Mysterious events surround the sudden appearance of a gaping fissure in Scotland: soldiers on manoeuvres nearby develop a debilitating sickness and a small boy is later engulfed by an eerie presence. The child subsequently dies of first-degree radiation burns, similar to those that killed one of the soldiers. Mankind is at the mercy of a seemingly unstoppable organism that melts the flesh of those in its path. Atomic energy specialist Dr. Adam Royston (Dean Jagger) and his colleague McGill (Leo McKern) investigate the deadly phenomenon, which they trace to the depths of the fissure. As the death toll rises, Royston devises a daring plan to snare the creature in a lethal radioactive trap...
Mud, mud, glorious mud...
- X: The Unknown review by Count Otto Black
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"How do you kill mud?" asks the hero of this movie, a question that has surely never been asked before or since, except perhaps by a few people who really hated glam rock. This early Hammer film was made before they discovered gothic horror. In 1956, their biggest hit so far had been the sci-fi shocker "The Quatermass Xperiment", and this movie is a blatant attempt to copy that formula right down to the clumsy title including a capital X to prove it's not kids' stuff, as sci-fi tended to be in those days. It's also very similar to "The Blob", and would be an obvious rip-off had it not been made two years earlier, so maybe it inspired Steve McQueen's bizarre screen debut. Another thing it's extremely similar to is early seventies "Doctor Who"; it's easy to imagine Jon Pertwee coping with the strange problem of a monster that eats nuclear power stations (many modern viewers will no doubt be rooting for the monster). But in 1956 Time Lords hadn't been invented yet, so the task falls to a certain Dr. Adam Royston.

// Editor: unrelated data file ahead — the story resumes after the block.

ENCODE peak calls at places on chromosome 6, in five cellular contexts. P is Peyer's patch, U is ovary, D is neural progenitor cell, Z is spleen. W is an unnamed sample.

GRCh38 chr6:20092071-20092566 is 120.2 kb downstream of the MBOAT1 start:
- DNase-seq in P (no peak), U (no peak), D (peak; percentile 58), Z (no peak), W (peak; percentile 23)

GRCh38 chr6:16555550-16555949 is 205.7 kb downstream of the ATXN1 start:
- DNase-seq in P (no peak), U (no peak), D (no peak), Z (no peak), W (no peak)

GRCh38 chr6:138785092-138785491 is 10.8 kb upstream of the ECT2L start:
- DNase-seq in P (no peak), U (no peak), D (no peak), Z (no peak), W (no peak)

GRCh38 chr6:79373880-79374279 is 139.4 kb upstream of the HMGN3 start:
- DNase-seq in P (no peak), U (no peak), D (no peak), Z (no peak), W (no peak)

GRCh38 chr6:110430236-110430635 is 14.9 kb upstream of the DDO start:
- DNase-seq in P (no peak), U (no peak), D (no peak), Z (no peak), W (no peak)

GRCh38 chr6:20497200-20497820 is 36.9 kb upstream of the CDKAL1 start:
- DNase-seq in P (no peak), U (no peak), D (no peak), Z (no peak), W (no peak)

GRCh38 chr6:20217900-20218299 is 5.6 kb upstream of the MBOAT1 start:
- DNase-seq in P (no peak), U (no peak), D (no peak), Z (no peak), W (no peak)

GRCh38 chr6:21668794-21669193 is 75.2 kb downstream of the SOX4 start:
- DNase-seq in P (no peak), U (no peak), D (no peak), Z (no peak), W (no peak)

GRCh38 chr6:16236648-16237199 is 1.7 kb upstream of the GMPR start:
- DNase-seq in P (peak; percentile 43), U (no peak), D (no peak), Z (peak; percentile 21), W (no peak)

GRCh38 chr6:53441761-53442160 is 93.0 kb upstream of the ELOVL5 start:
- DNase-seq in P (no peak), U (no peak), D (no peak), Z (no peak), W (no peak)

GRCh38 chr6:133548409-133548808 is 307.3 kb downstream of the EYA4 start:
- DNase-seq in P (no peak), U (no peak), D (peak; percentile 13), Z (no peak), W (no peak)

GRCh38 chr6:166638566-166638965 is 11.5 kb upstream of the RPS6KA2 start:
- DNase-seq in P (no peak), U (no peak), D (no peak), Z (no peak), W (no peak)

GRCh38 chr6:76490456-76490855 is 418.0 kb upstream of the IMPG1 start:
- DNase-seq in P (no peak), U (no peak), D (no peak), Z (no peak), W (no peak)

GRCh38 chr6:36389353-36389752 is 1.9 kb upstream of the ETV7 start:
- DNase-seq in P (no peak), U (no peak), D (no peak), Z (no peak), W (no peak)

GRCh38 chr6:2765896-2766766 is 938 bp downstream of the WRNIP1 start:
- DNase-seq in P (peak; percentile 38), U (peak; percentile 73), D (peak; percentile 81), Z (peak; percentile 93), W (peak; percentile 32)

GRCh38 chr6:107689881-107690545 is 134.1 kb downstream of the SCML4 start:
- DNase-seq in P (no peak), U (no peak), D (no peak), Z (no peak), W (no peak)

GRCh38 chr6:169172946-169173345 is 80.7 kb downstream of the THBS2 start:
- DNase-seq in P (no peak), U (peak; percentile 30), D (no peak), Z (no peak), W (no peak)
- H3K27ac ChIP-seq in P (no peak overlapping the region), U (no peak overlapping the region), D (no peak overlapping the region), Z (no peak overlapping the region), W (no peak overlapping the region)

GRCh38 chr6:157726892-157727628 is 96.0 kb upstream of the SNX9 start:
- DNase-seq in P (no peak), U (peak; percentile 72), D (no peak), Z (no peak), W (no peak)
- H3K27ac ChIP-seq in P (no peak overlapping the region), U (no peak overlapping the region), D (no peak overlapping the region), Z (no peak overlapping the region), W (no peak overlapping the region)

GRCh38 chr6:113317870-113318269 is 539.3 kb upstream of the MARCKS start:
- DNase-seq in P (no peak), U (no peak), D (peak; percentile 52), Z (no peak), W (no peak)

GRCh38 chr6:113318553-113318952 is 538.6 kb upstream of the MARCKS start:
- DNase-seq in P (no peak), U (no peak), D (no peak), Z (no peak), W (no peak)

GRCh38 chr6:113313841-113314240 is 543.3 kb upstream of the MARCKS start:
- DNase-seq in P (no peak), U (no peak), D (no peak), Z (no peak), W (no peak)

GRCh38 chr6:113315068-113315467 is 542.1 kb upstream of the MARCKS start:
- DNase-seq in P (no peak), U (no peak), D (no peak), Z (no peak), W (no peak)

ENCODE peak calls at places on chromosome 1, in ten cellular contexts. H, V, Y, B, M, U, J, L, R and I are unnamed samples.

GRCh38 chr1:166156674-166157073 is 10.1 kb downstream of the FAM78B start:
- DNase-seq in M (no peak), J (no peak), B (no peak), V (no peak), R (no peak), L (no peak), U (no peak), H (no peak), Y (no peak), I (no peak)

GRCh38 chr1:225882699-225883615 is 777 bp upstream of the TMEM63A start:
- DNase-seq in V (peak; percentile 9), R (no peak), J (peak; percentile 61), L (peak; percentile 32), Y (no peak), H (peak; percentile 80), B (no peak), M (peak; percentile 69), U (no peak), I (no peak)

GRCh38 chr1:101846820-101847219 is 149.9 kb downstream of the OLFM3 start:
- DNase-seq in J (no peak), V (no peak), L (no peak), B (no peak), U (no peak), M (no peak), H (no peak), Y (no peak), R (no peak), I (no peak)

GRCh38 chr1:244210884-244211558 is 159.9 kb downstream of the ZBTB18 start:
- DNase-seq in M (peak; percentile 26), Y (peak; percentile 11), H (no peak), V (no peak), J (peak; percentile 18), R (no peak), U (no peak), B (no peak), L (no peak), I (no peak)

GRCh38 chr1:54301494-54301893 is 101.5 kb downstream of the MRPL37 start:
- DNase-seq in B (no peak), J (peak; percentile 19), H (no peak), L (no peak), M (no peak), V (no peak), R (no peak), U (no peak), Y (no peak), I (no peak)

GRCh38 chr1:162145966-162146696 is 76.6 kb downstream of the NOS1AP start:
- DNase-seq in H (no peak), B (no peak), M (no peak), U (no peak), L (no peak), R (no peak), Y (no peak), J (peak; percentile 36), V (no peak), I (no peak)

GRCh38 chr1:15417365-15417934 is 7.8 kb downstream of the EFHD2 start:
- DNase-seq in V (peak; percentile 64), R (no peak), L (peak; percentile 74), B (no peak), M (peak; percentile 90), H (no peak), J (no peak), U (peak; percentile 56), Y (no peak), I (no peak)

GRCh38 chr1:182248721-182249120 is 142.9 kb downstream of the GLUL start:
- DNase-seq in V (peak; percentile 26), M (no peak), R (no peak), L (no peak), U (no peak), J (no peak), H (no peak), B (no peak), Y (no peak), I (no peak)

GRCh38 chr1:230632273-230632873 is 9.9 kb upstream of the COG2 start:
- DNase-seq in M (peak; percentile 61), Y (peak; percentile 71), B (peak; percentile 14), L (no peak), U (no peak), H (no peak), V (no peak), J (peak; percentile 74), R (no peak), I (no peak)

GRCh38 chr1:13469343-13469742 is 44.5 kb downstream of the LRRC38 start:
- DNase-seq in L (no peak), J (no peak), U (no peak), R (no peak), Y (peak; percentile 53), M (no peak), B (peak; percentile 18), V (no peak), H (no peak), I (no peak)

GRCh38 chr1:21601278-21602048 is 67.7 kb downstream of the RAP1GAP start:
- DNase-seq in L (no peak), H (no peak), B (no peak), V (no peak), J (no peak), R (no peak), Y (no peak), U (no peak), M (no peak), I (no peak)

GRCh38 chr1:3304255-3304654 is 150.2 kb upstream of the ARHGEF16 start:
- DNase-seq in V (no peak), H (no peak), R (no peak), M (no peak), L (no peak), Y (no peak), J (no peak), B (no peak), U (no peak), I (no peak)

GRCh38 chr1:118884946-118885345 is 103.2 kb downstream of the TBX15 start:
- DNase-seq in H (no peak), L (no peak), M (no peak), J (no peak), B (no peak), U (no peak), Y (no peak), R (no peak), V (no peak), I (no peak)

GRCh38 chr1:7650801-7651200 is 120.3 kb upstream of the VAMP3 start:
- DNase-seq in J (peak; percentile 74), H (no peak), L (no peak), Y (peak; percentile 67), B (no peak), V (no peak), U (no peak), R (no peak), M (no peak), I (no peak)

Herein lies the main reason why this film isn't the minor classic it could have been. Just as the charmless and permanently drunk American actor Brian Donleavy was cast as the title character in the first two Quatermass movies and ruined them, Dean Jagger plays the hero of a film set in Britain where everybody else is British because Hammer thought this would improve its chances of being a hit in the USA. Which turned out not to be the case, because he's absolutely dreadful. He's got as much charisma as the mud he's trying to kill, and sometimes he pauses in mid-sentence in such an odd way that I'm pretty sure he was reading his lines from cue-cards. Peter Cushing would have carried it off magnificently, especially the laugh-out-loud "scientific" explanation for all this nonsense, which is worthy of Ed Wood, but alas, this is proto-Hammer, and none of the familiar faces are present (except my uncle's old drinking buddy Michael Ripper, who was in just about all of them somewhere or other - that's him playing the army sergeant).
The other problem is the monster. In the first half, where we don't see what it is, only what it does - and one of the deaths is very graphic indeed for 1956 - it's genuinely menacing. And then we find out that it looks like chocolate pudding, and for some reason it's not scary any more. Also, its actions become totally predictable a bit too early, meaning that all the peril in the latter part of the film is extremely contrived. But overall this is nearly a very good sci-fi/horror B-movie, let down by one terrible bit of casting.